* Parks would say that she had been thinking on the occasion of her refusal of that summer’s murder of Emmett Till in Mississippi.

On this day..

Entry Filed under: 20th Century,Alabama,Capital Punishment,Children,Common Criminals,Death Penalty,Disfavored Minorities,Electrocuted,Execution,History,Racial and Ethnic Minorities,Rape,USA,Wrongful Executions

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1958: Vivian Teed, a first and a last

2 comments May 6th, 2013 Headsman

The last person hanged in Wales was Vivian Teed on this date in 1958; he was also the first hanged (in Wales or anywhere) under the new Homicide Act of 1957.

Teed went to rob a Fforestfach post office and was surprised to find 73-year-old postmaster William Williams not only present but in a mood to resist him. The thief had brought along a hammer in case he needed to force a door or something, so he grabbed it and hammered Mr. Williams … over and over and over. Twenty-seven times. Then he rifled the station as planned while the mortally wounded old man moaned and twisted, unable to come to his feet because the floor was so slick with his own blood.

“The defence is not that this man did not kill the unfortunate postmaster,” his attorney told the jury. “That tragic fact is true. The defence is that when the accused did it he was suffering from abnormality of the mind which impaired substantially his mental responsibility for what he did when he killed the postmaster.”

After many decades when hanging was the mandatory sentence for the crime of murder (even though in practice not every murder resulted in an execution), public consternation at certain sensitive cases like those of Ruth Ellis and Derek Bentley had driven a legal reform whose intended upshot was confining the death sentence to the proverbial worst of the worst.

The Homicide Act created a new subcategory “capital murder” — especially heinous murders, such as killing a policeman or committing murder in the course of a theft. Vivian Teed went to the gallows under the latter statute.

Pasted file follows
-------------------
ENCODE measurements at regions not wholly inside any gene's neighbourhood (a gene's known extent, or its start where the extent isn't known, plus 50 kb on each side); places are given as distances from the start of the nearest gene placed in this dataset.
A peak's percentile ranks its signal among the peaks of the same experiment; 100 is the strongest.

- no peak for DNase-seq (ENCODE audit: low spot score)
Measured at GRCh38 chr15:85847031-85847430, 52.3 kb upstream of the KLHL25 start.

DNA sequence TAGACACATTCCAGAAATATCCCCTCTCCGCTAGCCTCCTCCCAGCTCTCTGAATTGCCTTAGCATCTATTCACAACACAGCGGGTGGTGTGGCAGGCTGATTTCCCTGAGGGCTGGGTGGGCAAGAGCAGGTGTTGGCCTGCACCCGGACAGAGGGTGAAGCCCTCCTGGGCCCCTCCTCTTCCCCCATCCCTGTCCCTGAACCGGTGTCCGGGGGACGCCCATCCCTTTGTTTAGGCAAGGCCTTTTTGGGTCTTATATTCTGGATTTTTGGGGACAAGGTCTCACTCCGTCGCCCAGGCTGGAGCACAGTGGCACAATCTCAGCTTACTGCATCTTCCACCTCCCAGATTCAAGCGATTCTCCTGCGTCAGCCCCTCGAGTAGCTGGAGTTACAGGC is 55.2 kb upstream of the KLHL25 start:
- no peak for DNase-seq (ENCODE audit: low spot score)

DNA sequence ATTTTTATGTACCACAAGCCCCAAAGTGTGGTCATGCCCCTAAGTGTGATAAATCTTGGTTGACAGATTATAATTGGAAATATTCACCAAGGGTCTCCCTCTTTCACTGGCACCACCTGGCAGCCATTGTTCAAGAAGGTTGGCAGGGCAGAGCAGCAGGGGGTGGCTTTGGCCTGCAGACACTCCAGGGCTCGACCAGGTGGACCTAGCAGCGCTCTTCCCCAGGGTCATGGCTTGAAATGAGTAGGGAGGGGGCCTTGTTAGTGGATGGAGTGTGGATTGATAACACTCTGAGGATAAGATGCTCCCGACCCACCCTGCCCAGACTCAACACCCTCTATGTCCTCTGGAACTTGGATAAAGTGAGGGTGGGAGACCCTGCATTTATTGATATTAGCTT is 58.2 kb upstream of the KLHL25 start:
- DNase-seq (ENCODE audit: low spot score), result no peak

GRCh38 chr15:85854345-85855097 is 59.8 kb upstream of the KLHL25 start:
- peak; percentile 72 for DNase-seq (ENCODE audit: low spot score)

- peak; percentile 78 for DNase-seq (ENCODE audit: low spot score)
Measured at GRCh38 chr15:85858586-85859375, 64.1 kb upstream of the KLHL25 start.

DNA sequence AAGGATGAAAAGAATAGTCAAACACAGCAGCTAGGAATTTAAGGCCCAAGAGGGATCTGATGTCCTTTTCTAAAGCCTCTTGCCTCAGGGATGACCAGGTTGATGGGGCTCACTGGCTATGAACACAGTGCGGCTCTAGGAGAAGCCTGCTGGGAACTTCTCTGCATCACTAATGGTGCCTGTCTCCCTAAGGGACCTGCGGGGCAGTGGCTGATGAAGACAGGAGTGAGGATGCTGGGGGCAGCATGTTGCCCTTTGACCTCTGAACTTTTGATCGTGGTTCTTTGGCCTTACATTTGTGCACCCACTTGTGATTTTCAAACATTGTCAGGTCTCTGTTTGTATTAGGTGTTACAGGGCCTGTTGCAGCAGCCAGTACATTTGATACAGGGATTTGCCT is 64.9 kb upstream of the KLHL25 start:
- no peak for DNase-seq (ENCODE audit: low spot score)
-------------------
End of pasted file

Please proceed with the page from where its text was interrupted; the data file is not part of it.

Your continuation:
But the Homicide Act also removed certain types of homicide from the murder category altogether — notably for Teed’s purposes, a new defense of “diminished responsibility” was explicitly authorized and defined. This defense would have saved the mentally impaired Bentley. Now Teed tried to claim that an “abnormality of the mind which impaired his mental responsibility” was what really hammered William Williams’s skull.

Only one holdout member of the jury bought this, but after a number of hours and a couple of separate attempts by the panel to declare itself deadlocked, she or he finally came around and voted to convict. Teed hanged at Swansea Prison seven weeks later.

On this day..

Entry Filed under: 20th Century,Capital Punishment,Common Criminals,Crime,Death Penalty,Execution,Hanged,History,Milestones,Murder,Pelf,Wales

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1958: Khosrow Roozbeh

Add comment May 11th, 2012 Headsman

On this date in 1958, Iranian communist Khosro(w) Roozbeh was shot in Qezel Qal’eh prison.

“A popular teacher at the Military Academy, Rouzbeh was the author of a number of pamphlets on chess, artillery warfare, and, together with Ovanessian, the country’s first political lexicon,” blurbs Tortured Confessions: Prisons and Public Recantations in Modern Iran.

He was also not only a communist, but a radical within the context of Iran’s communist Tudeh Party.

After the 1953 CIA-backed coup restored the Shah of Iran, his government persecuted Tudeh activists as a fifth column.

Thousands were arrested, and brutally tortured into betraying their comrades. While most weren’t put to death, Roozbeh was both a true militant — he opposed moderates’ attempt to make common cause with the liberal Mossadegh government that the Shah had deposed — and the organizer of a network of military infiltrators. The British embassy called him the “Red Pimpernel” for his uncanny talent for slipping traps and getting about in disguise. But that act never has a long shelf-life.

Roozbeh was finally winged in a 1957 shootout and taken into custody, where he was tortured into his own confessions (e.g., that he had assassinated Tudeh members who were too willing about their police collaboration). After spending his last night on this planet putting NaNoWriMo to shame by cranking out a 70-page political manifesto, he’s supposed to have met his executioners defiant to the last, refusing a blindfold and crying “Long Live the Tudeh Party of Iran! Long Live Communism! Fire!”